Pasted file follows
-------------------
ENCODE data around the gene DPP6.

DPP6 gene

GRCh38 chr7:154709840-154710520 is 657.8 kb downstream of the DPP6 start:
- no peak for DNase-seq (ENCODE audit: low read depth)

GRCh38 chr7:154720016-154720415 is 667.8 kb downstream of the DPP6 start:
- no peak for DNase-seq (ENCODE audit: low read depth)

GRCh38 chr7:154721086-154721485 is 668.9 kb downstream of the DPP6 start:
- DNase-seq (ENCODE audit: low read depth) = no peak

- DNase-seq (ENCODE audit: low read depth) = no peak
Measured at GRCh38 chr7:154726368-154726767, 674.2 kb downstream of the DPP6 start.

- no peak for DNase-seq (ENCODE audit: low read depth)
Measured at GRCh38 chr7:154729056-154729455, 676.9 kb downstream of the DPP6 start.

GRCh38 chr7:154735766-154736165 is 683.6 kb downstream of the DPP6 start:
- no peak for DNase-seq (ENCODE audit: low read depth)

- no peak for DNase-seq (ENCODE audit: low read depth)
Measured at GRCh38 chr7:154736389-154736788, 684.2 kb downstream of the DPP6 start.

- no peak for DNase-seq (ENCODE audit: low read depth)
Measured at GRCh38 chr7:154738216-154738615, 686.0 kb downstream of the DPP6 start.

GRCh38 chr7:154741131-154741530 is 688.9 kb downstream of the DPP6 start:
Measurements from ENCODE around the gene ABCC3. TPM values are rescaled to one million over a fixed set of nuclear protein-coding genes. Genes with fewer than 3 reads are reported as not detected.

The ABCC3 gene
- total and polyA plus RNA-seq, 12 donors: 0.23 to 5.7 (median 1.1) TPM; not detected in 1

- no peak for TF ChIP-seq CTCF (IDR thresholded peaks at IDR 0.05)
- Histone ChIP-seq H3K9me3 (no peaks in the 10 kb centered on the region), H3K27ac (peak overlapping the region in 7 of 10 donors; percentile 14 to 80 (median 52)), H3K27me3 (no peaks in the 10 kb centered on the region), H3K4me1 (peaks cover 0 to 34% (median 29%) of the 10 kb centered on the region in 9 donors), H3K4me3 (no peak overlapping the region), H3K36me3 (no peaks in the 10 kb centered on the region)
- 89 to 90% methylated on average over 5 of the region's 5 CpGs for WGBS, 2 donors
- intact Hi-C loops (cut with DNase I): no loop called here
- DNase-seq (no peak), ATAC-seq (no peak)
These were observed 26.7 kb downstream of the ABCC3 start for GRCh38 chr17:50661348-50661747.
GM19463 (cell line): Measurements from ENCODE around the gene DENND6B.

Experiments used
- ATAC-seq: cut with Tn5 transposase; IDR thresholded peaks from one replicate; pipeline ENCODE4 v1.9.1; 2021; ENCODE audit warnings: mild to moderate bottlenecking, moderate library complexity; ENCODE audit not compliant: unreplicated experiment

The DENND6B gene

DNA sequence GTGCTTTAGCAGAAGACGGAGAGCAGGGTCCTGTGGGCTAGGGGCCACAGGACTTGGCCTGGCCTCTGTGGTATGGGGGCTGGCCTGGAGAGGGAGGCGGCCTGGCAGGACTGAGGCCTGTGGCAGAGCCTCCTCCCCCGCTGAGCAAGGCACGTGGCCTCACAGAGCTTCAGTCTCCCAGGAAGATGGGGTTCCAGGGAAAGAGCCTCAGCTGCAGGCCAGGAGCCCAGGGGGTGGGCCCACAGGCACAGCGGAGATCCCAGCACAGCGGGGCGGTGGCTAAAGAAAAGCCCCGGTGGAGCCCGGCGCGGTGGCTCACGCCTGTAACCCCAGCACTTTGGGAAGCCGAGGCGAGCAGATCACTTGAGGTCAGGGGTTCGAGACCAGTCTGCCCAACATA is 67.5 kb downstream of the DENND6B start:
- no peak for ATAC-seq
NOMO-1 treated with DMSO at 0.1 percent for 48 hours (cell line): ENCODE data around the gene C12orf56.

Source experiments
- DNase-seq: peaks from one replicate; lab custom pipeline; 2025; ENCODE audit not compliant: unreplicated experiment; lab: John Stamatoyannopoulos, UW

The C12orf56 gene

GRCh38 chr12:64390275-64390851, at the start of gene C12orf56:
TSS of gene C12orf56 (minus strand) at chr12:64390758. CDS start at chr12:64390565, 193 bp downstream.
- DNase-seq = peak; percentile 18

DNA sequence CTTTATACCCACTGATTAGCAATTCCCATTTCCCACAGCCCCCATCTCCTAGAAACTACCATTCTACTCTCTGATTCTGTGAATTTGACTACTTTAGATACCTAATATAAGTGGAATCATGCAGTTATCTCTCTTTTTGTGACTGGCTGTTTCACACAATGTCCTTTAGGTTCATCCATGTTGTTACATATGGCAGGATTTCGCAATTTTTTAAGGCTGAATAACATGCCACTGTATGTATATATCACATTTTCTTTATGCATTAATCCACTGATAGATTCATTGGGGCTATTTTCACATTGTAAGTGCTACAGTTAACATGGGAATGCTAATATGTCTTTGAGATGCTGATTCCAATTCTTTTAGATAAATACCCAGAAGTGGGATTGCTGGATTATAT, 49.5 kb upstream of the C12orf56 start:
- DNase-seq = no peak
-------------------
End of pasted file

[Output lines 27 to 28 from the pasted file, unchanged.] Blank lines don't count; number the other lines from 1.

- DNase-seq (no peak), ATAC-seq (no peak)
These were observed 26.7 kb downstream of the ABCC3 start for GRCh38 chr17:50661348-50661747.